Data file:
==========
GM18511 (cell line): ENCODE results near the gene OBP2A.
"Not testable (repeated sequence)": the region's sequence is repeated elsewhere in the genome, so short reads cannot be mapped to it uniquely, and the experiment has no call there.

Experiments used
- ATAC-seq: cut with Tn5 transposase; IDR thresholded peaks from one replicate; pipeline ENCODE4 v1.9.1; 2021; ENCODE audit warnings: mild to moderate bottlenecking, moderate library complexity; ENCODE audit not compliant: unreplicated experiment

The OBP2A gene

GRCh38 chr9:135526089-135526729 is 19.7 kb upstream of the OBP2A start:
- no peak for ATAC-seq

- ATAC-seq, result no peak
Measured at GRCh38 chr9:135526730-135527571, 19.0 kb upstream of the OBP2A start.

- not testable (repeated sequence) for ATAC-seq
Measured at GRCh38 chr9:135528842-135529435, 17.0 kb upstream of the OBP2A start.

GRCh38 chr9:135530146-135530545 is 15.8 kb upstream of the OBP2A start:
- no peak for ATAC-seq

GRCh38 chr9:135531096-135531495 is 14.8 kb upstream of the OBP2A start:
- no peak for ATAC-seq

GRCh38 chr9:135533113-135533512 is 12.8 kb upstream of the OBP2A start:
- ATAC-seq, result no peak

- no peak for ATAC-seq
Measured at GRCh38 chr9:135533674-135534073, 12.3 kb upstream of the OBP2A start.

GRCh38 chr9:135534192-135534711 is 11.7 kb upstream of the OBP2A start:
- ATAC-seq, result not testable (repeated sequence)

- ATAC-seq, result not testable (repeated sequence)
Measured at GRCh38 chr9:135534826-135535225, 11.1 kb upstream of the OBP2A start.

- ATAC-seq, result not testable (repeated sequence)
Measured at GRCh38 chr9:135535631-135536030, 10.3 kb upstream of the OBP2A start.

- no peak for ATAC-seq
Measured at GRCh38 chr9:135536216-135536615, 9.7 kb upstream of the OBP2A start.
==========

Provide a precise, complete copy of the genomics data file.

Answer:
GM18511 (cell line): ENCODE results near the gene OBP2A.
"Not testable (repeated sequence)": the region's sequence is repeated elsewhere in the genome, so short reads cannot be mapped to it uniquely, and the experiment has no call there.

Experiments used
- ATAC-seq: cut with Tn5 transposase; IDR thresholded peaks from one replicate; pipeline ENCODE4 v1.9.1; 2021; ENCODE audit warnings: mild to moderate bottlenecking, moderate library complexity; ENCODE audit not compliant: unreplicated experiment

The OBP2A gene

GRCh38 chr9:135526089-135526729 is 19.7 kb upstream of the OBP2A start:
- no peak for ATAC-seq

- ATAC-seq, result no peak
Measured at GRCh38 chr9:135526730-135527571, 19.0 kb upstream of the OBP2A start.

- not testable (repeated sequence) for ATAC-seq
Measured at GRCh38 chr9:135528842-135529435, 17.0 kb upstream of the OBP2A start.

GRCh38 chr9:135530146-135530545 is 15.8 kb upstream of the OBP2A start:
- no peak for ATAC-seq

GRCh38 chr9:135531096-135531495 is 14.8 kb upstream of the OBP2A start:
- no peak for ATAC-seq

GRCh38 chr9:135533113-135533512 is 12.8 kb upstream of the OBP2A start:
- ATAC-seq, result no peak

- no peak for ATAC-seq
Measured at GRCh38 chr9:135533674-135534073, 12.3 kb upstream of the OBP2A start.

GRCh38 chr9:135534192-135534711 is 11.7 kb upstream of the OBP2A start:
- ATAC-seq, result not testable (repeated sequence)

- ATAC-seq, result not testable (repeated sequence)
Measured at GRCh38 chr9:135534826-135535225, 11.1 kb upstream of the OBP2A start.

- ATAC-seq, result not testable (repeated sequence)
Measured at GRCh38 chr9:135535631-135536030, 10.3 kb upstream of the OBP2A start.

- no peak for ATAC-seq
Measured at GRCh38 chr9:135536216-135536615, 9.7 kb upstream of the OBP2A start.